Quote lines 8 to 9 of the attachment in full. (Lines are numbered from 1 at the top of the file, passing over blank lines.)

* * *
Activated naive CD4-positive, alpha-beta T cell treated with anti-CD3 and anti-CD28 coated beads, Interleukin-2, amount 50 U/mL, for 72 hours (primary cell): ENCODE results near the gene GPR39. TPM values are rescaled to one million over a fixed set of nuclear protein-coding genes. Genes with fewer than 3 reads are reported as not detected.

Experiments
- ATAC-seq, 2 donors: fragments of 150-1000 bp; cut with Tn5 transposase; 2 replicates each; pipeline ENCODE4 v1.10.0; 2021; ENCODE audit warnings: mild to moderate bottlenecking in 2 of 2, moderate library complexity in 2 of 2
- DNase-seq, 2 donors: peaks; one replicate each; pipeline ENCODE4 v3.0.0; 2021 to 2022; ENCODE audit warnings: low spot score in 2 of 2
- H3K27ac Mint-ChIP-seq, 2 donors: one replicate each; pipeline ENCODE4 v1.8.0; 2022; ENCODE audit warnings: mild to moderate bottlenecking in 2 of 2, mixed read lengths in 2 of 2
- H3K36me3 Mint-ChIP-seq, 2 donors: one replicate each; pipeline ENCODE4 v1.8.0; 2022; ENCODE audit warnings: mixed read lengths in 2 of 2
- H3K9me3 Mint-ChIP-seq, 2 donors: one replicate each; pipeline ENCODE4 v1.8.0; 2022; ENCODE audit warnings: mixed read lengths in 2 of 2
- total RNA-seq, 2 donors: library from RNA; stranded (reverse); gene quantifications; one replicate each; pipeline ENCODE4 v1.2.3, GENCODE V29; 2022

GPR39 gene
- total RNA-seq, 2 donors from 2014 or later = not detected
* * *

- total RNA-seq, 2 donors: library from RNA; stranded (reverse); gene quantifications; one replicate each; pipeline ENCODE4 v1.2.3, GENCODE V29; 2022

GPR39 gene